A predictive generalization about individuals and situations based on the category in which we place them
A guide to action in particular situations

Initially instilled by parents

Influenced and transformed by friends, experiences, and personal choices.
Personal Construct
A bipolar, mental yardstick we use to measure people and situations
By: Kimberly Rushing & Meghan Sharman
Influences of Perception
"Individuals differ in how they perceive situations and people. In this section, we consider some of the influences on our perception" (Wood 77).

Differences in sensory abilities affect our perception
If you are tired or stress you perceive things differently than you normally would
Biorhythm - the influence of the time of day you are most alert or fuzzy.
Medical conditions
The influence of hormones or drugs which may cause people to be severely depressed, paranoid, or etreemly happy.
Changes in your body such as injuries influence your perception.

Age is also an influential factor. Someone who is sixty may experience something completely different from someone who is twenty.

People of different cultural backgrounds may have different interpretations about the same event.

Social Location:

Standpoint - Depending on how your point of view is shaped by political awareness determines your perception
People who belong to powerful, high-standing social groups have a vested interest in preserving systems that gives them privileges; thus they are unlikely to perceive its flaws.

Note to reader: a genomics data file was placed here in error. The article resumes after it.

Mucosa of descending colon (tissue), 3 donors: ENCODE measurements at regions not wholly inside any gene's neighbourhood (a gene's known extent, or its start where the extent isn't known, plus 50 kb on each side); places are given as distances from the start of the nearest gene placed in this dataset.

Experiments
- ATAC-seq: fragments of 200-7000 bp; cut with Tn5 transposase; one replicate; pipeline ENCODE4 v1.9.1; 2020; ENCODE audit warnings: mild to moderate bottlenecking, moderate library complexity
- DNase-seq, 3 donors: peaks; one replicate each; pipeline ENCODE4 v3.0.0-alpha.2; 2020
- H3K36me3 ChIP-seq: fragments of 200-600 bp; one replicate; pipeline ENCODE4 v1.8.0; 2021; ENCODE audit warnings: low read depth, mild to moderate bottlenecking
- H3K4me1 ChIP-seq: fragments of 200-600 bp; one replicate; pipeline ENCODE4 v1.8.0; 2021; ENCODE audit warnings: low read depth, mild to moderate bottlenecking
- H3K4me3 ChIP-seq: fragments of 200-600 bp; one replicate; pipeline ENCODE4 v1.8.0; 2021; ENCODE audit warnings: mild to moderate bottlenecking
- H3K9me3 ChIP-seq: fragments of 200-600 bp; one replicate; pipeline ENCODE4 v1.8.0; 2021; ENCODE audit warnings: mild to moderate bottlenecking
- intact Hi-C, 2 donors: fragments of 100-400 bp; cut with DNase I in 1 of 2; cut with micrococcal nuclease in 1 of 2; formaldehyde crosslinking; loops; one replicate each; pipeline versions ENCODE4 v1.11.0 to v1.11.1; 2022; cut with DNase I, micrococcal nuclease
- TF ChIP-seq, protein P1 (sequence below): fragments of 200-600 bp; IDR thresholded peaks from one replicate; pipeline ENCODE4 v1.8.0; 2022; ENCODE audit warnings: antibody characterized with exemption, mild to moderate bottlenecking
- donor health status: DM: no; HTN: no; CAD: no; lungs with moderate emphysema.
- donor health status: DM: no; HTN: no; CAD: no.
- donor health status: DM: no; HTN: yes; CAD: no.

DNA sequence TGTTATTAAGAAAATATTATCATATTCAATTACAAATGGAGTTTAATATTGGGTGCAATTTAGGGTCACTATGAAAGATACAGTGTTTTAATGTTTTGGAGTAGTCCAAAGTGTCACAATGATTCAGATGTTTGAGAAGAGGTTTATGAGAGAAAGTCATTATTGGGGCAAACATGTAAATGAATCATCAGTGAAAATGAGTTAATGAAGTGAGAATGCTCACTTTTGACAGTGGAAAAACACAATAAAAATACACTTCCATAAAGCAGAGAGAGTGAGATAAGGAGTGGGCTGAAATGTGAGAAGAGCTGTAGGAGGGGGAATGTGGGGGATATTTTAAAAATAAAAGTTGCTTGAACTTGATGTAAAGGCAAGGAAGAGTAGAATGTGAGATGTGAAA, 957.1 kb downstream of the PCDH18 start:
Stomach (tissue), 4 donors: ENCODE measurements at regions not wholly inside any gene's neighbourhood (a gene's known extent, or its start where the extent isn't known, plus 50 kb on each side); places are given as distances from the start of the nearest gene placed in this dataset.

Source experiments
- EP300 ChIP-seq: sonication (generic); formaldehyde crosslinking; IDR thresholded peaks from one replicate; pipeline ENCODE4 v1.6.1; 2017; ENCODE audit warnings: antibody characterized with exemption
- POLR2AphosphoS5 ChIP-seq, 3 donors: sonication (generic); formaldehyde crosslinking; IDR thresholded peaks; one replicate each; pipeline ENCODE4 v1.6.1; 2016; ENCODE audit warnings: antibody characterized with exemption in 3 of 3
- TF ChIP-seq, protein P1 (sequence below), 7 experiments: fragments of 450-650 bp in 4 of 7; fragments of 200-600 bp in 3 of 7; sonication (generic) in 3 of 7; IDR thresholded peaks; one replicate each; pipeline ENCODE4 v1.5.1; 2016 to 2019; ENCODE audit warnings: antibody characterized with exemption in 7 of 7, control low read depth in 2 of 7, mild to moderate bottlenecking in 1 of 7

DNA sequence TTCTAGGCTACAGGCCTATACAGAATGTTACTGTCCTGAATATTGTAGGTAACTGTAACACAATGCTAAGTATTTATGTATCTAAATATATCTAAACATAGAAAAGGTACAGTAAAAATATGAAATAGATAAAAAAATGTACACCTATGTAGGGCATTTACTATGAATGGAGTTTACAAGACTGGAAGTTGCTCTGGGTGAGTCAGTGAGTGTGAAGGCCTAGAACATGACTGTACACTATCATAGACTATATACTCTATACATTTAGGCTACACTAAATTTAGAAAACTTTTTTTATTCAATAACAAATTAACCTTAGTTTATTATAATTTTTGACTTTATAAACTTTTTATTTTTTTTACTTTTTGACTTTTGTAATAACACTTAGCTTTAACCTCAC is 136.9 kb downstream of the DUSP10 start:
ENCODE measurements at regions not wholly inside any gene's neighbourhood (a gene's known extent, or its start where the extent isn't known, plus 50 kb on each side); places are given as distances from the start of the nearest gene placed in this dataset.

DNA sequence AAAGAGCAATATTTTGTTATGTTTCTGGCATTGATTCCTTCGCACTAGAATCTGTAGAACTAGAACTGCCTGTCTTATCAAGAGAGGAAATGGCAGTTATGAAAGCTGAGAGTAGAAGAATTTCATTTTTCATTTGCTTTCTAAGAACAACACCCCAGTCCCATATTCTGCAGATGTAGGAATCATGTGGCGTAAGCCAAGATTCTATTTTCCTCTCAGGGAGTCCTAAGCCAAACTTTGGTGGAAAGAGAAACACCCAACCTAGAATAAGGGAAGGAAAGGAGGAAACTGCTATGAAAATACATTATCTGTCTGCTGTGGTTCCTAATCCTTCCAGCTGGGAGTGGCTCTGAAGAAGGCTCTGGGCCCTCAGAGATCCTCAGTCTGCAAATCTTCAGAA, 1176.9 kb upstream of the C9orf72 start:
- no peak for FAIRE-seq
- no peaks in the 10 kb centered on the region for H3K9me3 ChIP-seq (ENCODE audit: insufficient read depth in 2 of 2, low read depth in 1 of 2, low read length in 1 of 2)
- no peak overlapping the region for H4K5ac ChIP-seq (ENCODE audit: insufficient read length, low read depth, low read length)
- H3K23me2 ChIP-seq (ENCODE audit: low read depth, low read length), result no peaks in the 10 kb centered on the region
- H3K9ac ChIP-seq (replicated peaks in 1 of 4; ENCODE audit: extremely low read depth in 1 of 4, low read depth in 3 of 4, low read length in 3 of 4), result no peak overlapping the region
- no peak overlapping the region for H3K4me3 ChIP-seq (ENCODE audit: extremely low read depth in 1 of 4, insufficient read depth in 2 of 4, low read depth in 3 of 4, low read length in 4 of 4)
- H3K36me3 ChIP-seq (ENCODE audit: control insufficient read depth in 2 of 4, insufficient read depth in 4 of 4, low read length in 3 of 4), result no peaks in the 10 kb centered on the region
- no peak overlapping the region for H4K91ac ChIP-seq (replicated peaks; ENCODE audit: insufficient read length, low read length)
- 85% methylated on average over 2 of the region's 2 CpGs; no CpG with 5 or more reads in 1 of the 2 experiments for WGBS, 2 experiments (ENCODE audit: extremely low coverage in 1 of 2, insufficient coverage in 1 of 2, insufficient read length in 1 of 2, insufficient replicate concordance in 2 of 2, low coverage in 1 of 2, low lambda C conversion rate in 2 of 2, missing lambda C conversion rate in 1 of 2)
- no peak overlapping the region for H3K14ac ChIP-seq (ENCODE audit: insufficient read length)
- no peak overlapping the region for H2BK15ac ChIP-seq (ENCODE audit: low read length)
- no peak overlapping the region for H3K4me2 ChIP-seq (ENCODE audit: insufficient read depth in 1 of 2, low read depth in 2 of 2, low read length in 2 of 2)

Our perception also are shaped by roles. Both the training we receive to fulfill a role and the actual demands of the role affect what we notice and how we interpret and evaluate the role.

Cognitive Complexity:
Most children have fairly simple cognitive systems: They rely on few personal constructs, focus more on concrete categories then abstract and psychological ones and often are unaware of relationships between personal constructs.

Personal-centeredness is the ability to perceive another as unique individuals. Our ability to perceive others as unique depends, first, on how well we make cognitive distinctions.
(example - i-thou relationships).

Feeling with another is an emotional response that some scholars believe we cannot fully achieve. Our feelings tend to be guided by our own emotional tendencies and experiences, so it may be impossible to feel what another person feels.